Speak, Memory

If it’s difficult at all to think of what to memorialize this Memorial Day, then start with Walt Whitman – today is the poet’s birthday.  The holiday began as Decoration Day, specifically to honor the Union dead in the American Civil War.  Whitman, who tended to so many wounded and dying soldiers, and created an essential American voice, is the ideal place to start.  And as the scales of DADT may actually be falling away from institutional eyes, it’s worth noting that Whitman was gay and a great patriot, a man on the side of the Republic against treason, a man on the side of American values against the right to forcibly enslave human beings because of the color of their skin.

Whitman also understood the idea of liberty far better than the so-called ‘libertarians’ and ‘conservatives’ who plague us in this country, people whose idea of liberty extends just to the dollar and no farther.  Liberty is this unpublished poem:

To What You Said (Whitman/Bernstein, sung by Thomas Hampson with Craig Rutenberg)

To what you said, passionately clasping my hand, this is my answer:
Though you have strayed hither, for my sake, you can never belong to me,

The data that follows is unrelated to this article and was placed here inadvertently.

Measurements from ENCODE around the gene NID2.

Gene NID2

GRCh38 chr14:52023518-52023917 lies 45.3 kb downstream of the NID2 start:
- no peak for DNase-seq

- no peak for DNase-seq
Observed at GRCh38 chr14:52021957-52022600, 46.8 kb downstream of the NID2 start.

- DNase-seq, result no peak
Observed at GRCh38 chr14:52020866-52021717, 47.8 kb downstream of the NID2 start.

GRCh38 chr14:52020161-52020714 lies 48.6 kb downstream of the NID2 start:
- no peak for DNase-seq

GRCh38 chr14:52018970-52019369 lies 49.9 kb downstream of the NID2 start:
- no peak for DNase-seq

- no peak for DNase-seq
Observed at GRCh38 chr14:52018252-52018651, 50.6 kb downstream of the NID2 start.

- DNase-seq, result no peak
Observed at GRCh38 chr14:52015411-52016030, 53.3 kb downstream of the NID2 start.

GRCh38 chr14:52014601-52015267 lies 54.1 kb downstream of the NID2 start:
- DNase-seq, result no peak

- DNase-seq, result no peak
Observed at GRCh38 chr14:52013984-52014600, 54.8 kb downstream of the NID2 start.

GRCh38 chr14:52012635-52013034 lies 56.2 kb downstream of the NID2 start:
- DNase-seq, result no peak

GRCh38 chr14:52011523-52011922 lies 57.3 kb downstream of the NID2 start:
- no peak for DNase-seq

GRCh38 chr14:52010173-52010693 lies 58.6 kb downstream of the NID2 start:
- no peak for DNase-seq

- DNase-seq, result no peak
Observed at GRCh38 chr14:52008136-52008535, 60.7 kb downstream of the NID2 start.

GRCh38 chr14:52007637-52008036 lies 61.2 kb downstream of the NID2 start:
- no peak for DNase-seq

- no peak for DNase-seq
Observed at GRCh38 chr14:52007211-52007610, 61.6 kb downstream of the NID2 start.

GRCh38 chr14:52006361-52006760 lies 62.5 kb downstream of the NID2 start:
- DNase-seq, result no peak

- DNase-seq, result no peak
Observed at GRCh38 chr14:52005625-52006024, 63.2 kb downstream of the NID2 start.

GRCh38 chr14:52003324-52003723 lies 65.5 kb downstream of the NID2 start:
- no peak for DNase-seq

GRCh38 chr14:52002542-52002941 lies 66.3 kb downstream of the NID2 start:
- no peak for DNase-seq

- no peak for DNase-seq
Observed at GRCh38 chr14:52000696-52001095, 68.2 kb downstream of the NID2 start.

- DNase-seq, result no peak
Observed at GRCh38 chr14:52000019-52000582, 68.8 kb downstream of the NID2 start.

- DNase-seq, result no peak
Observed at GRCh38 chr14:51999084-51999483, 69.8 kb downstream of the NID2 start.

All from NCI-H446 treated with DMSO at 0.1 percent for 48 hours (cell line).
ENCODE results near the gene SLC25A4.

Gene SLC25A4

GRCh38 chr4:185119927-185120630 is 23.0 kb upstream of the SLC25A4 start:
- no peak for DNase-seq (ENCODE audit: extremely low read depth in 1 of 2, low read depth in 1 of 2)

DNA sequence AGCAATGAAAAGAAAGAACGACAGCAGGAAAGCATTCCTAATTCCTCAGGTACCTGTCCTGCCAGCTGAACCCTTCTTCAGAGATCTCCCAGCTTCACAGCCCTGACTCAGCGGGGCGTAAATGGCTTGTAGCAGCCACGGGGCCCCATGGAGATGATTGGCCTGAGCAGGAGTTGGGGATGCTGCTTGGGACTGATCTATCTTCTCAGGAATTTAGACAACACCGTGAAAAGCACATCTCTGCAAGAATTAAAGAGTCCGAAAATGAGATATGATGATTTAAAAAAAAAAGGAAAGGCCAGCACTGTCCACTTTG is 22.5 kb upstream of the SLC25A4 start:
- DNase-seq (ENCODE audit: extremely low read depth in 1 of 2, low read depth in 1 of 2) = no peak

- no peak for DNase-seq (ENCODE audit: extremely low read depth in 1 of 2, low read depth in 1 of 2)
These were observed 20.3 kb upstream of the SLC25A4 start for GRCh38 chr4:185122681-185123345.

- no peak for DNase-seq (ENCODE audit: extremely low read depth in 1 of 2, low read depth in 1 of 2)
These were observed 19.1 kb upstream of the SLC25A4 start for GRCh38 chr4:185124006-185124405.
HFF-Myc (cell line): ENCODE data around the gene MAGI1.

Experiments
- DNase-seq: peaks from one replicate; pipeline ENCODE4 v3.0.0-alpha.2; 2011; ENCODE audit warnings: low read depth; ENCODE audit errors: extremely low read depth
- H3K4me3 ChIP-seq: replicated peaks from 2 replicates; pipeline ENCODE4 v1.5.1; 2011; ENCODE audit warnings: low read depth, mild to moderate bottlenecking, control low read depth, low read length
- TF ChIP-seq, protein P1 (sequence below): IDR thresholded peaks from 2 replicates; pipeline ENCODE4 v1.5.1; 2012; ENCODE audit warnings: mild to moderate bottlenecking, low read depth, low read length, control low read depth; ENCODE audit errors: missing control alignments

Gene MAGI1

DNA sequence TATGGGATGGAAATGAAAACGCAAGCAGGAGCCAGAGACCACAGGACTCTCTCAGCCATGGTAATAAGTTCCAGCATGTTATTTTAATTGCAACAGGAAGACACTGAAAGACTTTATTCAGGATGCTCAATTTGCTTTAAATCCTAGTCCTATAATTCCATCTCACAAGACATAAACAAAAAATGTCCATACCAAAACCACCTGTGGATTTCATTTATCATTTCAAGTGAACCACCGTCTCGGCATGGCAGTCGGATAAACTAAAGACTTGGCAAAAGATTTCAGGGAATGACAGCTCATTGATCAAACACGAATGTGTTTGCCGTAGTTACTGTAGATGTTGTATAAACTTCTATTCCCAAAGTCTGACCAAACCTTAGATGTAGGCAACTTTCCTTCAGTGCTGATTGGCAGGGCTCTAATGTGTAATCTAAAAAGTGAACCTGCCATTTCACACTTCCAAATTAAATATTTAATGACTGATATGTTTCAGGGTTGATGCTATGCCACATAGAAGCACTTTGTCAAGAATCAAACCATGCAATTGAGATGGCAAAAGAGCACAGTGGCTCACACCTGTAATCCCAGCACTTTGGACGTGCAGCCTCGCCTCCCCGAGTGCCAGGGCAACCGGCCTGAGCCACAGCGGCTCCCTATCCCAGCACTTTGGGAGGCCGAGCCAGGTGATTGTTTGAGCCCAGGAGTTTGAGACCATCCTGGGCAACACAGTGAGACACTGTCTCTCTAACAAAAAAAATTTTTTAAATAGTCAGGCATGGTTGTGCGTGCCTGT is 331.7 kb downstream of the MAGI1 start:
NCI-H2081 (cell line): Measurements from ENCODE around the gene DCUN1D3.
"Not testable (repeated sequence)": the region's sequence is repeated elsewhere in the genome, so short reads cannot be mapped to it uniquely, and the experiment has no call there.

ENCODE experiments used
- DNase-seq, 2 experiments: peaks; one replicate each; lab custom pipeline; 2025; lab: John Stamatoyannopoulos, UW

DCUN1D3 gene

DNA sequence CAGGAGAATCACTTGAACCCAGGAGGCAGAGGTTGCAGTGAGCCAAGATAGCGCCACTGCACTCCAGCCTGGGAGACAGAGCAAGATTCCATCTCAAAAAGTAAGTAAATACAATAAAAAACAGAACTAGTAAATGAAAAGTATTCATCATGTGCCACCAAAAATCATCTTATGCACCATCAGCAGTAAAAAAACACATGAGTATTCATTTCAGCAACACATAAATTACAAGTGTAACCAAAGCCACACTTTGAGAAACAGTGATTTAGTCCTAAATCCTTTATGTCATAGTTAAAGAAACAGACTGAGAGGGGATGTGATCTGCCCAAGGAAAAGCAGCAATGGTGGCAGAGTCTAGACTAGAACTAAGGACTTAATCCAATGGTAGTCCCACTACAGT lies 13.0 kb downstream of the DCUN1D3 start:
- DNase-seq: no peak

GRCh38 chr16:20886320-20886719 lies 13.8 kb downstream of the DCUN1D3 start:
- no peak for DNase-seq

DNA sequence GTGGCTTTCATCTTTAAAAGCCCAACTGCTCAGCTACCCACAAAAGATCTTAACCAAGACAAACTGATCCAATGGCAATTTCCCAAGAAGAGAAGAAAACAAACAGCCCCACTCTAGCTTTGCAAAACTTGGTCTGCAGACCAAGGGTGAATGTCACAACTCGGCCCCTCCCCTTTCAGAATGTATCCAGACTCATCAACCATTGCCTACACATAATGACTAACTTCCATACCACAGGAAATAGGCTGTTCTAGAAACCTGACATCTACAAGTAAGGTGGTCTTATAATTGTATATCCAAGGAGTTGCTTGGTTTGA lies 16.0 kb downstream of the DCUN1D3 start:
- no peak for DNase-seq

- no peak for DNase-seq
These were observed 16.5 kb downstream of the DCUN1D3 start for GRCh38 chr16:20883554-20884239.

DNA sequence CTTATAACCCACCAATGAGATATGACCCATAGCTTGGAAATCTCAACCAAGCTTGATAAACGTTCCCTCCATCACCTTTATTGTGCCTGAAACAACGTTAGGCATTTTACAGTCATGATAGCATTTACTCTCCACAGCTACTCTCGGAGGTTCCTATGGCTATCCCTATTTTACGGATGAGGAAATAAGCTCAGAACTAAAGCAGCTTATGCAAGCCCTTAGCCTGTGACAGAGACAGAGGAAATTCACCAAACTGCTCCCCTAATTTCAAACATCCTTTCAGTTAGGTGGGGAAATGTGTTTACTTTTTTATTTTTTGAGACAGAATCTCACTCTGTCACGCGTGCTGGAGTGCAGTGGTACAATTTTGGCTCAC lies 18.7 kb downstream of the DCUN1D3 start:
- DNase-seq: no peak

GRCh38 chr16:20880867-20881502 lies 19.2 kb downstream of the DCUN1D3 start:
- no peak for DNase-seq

Nor I to you,
Behold the customary loves and friendships, the cold guards
I am that rough and simple person
I am he who kisses his comrade lightly on the lips at parting,
And I am one who is kissed in return,
I introduce that new American salute
Behold love choked, correct, polite, always suspicious
Behold the received models of the parlors –
What are they to me?
What to these young men that travel with me?

What are they to me?  Indeed, that is the essential question of liberty.  Money, the means to command others, to condemn anything that is different than me, to own other human beings, these things are nothing for anyone who believes in liberty, but those received models of the parlor are all to those who are cramped and choked in morals and values, to those who grasp only at material and secular power (and yes, wielding religion as propaganda in service to political power is as secular a goal there is).

So on this day, to truly honor memory, exercise liberty.  Ask, what are these things to me?  And if you want to listen to this idea of memory, then Charles Ives, another great and patriotic American who cared for his fellow citizens and gave them, those far less able and fortunate them him, the means to enjoy the reward of a lifetime of hard work (or what those opposed to liberty would call a socialist), has prepared a piece of music for you:


I'm a composer and musician, and I write about music—I do that here, for the New York Classical Review, at the Brooklyn Rail (I edit the music section there) and any place else that will have me, like New Music Box and Music & Literature. I also wrote the Miles Davis' Bitches Brew book in the 33 1/3 series.